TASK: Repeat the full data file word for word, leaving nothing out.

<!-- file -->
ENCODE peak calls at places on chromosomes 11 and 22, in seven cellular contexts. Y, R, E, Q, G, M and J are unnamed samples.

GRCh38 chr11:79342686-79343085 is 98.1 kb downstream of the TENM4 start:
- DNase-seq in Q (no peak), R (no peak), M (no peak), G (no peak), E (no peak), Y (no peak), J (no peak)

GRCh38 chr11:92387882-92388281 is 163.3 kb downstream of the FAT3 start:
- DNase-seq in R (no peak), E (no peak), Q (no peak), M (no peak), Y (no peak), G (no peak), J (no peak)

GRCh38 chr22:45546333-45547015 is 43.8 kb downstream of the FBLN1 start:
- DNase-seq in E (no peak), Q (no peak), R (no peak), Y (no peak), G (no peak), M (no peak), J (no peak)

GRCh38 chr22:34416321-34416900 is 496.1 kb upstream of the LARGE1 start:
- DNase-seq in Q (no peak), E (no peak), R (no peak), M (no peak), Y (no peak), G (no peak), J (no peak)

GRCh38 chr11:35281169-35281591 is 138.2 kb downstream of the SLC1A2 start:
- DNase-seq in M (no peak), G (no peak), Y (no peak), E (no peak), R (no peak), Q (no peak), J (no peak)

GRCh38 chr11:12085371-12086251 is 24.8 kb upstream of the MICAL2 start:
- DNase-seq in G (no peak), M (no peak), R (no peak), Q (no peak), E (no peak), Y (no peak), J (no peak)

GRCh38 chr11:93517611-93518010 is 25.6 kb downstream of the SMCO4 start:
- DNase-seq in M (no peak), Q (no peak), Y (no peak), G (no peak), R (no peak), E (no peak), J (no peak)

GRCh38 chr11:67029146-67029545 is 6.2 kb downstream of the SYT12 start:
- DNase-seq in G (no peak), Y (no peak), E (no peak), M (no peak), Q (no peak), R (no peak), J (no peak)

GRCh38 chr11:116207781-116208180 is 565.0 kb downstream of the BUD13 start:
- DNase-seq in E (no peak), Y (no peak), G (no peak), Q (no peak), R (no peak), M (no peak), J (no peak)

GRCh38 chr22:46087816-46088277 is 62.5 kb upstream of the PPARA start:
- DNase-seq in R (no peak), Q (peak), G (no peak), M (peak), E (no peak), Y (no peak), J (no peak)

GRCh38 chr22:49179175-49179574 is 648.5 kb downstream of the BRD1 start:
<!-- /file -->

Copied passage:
ENCODE peak calls at places on chromosomes 11 and 22, in seven cellular contexts. Y, R, E, Q, G, M and J are unnamed samples.

GRCh38 chr11:79342686-79343085 is 98.1 kb downstream of the TENM4 start:
- DNase-seq in Q (no peak), R (no peak), M (no peak), G (no peak), E (no peak), Y (no peak), J (no peak)

GRCh38 chr11:92387882-92388281 is 163.3 kb downstream of the FAT3 start:
- DNase-seq in R (no peak), E (no peak), Q (no peak), M (no peak), Y (no peak), G (no peak), J (no peak)

GRCh38 chr22:45546333-45547015 is 43.8 kb downstream of the FBLN1 start:
- DNase-seq in E (no peak), Q (no peak), R (no peak), Y (no peak), G (no peak), M (no peak), J (no peak)

GRCh38 chr22:34416321-34416900 is 496.1 kb upstream of the LARGE1 start:
- DNase-seq in Q (no peak), E (no peak), R (no peak), M (no peak), Y (no peak), G (no peak), J (no peak)

GRCh38 chr11:35281169-35281591 is 138.2 kb downstream of the SLC1A2 start:
- DNase-seq in M (no peak), G (no peak), Y (no peak), E (no peak), R (no peak), Q (no peak), J (no peak)

GRCh38 chr11:12085371-12086251 is 24.8 kb upstream of the MICAL2 start:
- DNase-seq in G (no peak), M (no peak), R (no peak), Q (no peak), E (no peak), Y (no peak), J (no peak)

GRCh38 chr11:93517611-93518010 is 25.6 kb downstream of the SMCO4 start:
- DNase-seq in M (no peak), Q (no peak), Y (no peak), G (no peak), R (no peak), E (no peak), J (no peak)

GRCh38 chr11:67029146-67029545 is 6.2 kb downstream of the SYT12 start:
- DNase-seq in G (no peak), Y (no peak), E (no peak), M (no peak), Q (no peak), R (no peak), J (no peak)

GRCh38 chr11:116207781-116208180 is 565.0 kb downstream of the BUD13 start:
- DNase-seq in E (no peak), Y (no peak), G (no peak), Q (no peak), R (no peak), M (no peak), J (no peak)

GRCh38 chr22:46087816-46088277 is 62.5 kb upstream of the PPARA start:
- DNase-seq in R (no peak), Q (peak), G (no peak), M (peak), E (no peak), Y (no peak), J (no peak)

GRCh38 chr22:49179175-49179574 is 648.5 kb downstream of the BRD1 start: